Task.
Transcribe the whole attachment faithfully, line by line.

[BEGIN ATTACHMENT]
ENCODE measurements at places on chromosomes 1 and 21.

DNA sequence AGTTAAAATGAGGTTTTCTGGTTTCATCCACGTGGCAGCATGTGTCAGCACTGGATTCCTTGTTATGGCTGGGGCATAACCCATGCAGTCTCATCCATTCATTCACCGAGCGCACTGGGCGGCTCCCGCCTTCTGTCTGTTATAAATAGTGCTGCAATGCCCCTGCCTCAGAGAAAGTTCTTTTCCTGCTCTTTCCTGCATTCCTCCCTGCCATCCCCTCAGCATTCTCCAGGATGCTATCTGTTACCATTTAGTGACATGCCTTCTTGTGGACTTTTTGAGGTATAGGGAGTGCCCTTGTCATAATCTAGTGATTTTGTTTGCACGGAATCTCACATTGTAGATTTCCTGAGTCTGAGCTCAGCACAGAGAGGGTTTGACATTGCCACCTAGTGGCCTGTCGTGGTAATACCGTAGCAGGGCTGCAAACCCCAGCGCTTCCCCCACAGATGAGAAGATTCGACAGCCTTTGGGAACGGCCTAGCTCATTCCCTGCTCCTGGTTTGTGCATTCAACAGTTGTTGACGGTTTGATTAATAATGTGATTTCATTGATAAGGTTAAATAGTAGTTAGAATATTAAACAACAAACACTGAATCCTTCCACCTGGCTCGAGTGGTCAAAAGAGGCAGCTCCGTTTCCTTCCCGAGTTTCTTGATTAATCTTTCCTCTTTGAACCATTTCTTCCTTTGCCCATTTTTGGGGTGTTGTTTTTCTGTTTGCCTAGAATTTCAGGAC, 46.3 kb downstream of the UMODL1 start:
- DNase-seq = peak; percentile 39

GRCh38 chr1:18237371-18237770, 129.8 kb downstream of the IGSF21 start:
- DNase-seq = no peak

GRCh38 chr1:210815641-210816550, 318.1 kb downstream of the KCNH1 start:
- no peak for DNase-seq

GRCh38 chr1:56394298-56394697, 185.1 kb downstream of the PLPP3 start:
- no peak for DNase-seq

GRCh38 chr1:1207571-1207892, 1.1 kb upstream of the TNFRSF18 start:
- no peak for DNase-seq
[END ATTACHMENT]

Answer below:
ENCODE measurements at places on chromosomes 1 and 21.

DNA sequence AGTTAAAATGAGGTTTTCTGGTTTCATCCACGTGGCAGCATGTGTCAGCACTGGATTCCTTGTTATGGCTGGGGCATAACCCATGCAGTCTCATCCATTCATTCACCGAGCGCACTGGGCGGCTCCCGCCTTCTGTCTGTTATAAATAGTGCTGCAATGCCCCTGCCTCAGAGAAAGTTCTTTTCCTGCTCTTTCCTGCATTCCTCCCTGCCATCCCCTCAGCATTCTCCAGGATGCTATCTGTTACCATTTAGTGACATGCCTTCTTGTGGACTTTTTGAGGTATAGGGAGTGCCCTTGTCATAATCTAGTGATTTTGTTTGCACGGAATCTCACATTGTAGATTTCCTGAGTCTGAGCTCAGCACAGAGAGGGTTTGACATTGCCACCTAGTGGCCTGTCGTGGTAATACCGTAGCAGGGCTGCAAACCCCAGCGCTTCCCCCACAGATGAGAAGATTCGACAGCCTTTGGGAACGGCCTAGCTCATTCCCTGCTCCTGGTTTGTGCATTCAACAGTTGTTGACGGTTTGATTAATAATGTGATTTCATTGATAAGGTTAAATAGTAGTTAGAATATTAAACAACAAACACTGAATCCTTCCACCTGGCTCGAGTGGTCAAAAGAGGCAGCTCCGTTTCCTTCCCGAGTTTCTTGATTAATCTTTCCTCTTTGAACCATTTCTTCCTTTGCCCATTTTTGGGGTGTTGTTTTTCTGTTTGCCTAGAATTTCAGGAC, 46.3 kb downstream of the UMODL1 start:
- DNase-seq = peak; percentile 39

GRCh38 chr1:18237371-18237770, 129.8 kb downstream of the IGSF21 start:
- DNase-seq = no peak

GRCh38 chr1:210815641-210816550, 318.1 kb downstream of the KCNH1 start:
- no peak for DNase-seq

GRCh38 chr1:56394298-56394697, 185.1 kb downstream of the PLPP3 start:
- no peak for DNase-seq

GRCh38 chr1:1207571-1207892, 1.1 kb upstream of the TNFRSF18 start:
- no peak for DNase-seq